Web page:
Anti-iodothyronine autoantibodies in a girl with hyperthyroidism due to pituitary resistance to thyroid hormones

A. Crinò, P. Borrelli, Roberto Salvatori, D. Cortelazzi, R. Roncoroni, P. Beck-Peccoz

Research output: Contribution to journalArticle

Abstract

In the present study, we report the uncommon case of a 9.6-yr-old girl with circulating an-ti-T3 autoantibodies (T3-Ab) and hyperthyroidism due to inappropriate secretion of TSH (IST). The diagnosis of IST was based on the findings of normal TSH levels (2.4 mU/L) in the presence of high free T4 (28.2 pmol/L) and free T3 (FT3) levels, as measured by direct measurement methods based on “one-step” analog tracer (28.0 pmo/L) and “two-step” Lisophase® (13.3 pmo/L) techniques. The discrepancy between the two measurements suggested a methodological interference due to T3-Ab in “one-step” technique, being the “two-step” methodology unaffected by the presence of such autoantibodies. T3-Ab were documented by high nonspecific binding of serum to labeled T3 (38.0% vs 4.3 ± 2.1% in controls). The clinical picture of hyperthyroidism, the qualitatively normal TSH responses to TRH and T3 suppression tests, the normal pituitary imaging and the values of some parameters of peripheral thyroid hormone action compatible with hyperthyroidism indicated that the patient was affected by pituitary resistance to thyroid hormones (PRTH). Chronic treatment with dopaminergic agent bromocriptine (7.5 mg/day) did not cause TSH secretion to be suppressed, while the administration of thyroid hormone analog TRIAC (1.4 mg/day) inhibited TSH release (from 2.4 to 0.2 mU/L). As a consequence, circulating thyroid hormone levels normalized and euthyroidism was restored. During TRIAC administration, FT3 levels, measured by “one-step” analog tracer technique, gave spuriously high values due to the methodological interference of T3-Ab (15.2 vs 4.3 pmol/L as measured by “two-step” Lisophase® technique). In conclusion, the present study indicates that a) the levels of circulating free thyroid hormones should be measured by methods unaffected by the presence of anti-iodothyronine autoantibodies in order to prevent either misdiagnosis of IST or, as in the present case, misinterpretation of the efficacy of TSH suppressive treatment, and b) it is mandatory to rule out the presence of such autoantibodies whenever IST is suspected.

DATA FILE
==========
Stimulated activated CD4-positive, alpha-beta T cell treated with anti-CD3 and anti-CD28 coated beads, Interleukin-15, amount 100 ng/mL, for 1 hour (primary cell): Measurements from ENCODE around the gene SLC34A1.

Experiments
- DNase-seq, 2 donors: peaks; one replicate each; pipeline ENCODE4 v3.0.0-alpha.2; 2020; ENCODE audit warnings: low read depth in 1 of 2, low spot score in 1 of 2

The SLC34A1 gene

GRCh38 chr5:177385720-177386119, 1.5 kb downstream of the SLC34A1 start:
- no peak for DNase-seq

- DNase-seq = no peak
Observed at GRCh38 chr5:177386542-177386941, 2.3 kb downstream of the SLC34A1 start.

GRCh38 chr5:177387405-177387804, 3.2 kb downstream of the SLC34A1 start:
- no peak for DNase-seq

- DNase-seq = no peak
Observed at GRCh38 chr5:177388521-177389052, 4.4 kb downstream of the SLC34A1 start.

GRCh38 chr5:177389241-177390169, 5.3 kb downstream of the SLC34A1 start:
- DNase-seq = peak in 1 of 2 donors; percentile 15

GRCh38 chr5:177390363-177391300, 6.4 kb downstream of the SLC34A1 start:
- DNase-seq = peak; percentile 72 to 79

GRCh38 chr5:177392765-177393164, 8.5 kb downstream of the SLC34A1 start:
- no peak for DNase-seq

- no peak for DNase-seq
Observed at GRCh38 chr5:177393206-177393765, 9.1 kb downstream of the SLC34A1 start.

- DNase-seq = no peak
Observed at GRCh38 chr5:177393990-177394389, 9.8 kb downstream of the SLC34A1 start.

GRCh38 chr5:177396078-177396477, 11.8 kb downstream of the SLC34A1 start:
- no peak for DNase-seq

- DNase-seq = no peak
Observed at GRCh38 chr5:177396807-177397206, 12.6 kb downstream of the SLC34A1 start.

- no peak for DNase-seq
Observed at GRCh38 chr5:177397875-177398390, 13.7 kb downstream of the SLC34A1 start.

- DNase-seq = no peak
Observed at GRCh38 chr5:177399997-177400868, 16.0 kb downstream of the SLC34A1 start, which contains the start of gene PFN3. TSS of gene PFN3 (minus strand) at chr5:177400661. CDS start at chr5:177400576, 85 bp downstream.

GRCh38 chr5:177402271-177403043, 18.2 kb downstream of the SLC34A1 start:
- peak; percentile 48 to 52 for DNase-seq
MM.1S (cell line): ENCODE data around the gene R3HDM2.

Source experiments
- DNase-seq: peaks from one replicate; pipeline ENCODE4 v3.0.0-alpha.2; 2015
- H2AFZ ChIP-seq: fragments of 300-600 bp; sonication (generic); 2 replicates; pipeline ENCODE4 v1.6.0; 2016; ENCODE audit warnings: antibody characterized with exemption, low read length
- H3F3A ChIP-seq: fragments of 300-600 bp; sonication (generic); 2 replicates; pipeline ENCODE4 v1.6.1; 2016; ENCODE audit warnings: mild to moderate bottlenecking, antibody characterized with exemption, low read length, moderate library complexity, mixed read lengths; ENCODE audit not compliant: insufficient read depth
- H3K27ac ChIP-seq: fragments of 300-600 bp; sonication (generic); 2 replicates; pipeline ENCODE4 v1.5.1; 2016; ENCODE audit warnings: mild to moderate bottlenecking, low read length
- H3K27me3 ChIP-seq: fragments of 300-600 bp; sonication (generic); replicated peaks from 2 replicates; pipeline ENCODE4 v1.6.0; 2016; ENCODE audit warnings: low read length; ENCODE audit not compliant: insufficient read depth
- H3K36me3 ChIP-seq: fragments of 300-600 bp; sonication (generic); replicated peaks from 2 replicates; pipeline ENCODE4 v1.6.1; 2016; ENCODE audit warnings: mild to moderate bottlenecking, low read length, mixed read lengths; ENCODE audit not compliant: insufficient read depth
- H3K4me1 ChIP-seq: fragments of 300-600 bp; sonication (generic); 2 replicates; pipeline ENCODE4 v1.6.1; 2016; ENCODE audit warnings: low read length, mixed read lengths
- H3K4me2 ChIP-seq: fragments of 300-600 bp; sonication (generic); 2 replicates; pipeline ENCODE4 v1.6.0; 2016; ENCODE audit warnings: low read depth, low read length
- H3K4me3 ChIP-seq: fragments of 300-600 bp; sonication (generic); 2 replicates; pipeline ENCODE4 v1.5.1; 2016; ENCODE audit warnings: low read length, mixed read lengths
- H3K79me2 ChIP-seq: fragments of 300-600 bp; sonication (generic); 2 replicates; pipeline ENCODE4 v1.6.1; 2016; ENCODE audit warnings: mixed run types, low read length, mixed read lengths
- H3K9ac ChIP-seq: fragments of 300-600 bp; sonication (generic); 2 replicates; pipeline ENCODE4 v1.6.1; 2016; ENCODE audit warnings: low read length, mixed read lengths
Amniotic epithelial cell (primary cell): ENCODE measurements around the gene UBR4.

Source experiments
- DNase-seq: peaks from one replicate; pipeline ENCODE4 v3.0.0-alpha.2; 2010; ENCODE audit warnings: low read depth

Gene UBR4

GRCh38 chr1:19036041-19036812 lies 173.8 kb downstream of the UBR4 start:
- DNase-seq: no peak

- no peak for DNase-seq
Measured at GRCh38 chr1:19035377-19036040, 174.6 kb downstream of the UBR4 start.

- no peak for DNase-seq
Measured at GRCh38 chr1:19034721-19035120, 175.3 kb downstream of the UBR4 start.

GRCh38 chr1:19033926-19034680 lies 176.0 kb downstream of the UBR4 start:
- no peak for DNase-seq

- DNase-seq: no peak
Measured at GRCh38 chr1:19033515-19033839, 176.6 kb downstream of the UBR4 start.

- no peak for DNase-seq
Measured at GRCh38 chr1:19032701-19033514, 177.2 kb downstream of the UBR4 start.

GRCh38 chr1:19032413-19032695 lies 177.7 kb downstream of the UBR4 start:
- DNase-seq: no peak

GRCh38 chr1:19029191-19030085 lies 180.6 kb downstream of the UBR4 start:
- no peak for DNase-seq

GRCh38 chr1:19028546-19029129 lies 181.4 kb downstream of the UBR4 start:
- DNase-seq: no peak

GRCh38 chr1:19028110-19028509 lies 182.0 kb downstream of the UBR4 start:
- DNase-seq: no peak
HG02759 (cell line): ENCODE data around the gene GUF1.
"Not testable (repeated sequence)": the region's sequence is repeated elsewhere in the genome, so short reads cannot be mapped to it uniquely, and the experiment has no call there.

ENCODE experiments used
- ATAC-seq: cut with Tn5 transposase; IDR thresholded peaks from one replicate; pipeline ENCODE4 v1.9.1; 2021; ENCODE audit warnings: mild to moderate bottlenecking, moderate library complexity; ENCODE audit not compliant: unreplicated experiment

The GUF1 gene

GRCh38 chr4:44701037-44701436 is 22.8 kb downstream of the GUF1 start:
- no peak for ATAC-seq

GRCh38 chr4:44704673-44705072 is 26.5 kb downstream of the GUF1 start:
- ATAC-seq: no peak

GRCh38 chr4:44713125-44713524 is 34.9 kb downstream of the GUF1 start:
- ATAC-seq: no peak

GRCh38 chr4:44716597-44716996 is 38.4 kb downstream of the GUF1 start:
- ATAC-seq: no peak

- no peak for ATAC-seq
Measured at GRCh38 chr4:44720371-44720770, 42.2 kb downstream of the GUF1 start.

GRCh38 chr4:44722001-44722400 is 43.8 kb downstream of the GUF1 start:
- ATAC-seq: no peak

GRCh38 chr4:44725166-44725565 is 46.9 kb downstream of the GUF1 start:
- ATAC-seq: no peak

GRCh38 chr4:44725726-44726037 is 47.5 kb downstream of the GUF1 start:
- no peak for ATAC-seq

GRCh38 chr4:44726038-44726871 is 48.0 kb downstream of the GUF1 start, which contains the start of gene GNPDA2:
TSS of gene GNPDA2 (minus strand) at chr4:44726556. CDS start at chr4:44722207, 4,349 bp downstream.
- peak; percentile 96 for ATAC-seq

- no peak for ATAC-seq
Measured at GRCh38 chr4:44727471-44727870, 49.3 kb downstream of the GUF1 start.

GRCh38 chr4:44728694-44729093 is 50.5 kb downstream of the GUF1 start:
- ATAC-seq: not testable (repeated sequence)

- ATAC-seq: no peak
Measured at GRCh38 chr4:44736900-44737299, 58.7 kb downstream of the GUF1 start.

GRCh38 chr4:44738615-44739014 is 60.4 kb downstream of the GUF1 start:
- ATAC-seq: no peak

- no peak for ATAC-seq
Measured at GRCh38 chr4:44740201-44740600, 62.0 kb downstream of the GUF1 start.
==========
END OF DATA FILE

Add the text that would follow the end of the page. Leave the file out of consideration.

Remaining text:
Original languageEnglish (US)
Pages (from-to)113-120
Number of pages8
JournalJournal of Endocrinological Investigation
Volume15
Issue number2
DOIs
Publication statusPublished - 1992
Externally publishedYes

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Keywords

  • anti-iodothyronine autoantibodies, bromocriptine
  • Hyperthyroidism
  • pituitary resistance to thyroid hormones
  • TRIAC

ASJC Scopus subject areas

  • Endocrinology
  • Endocrinology, Diabetes and Metabolism

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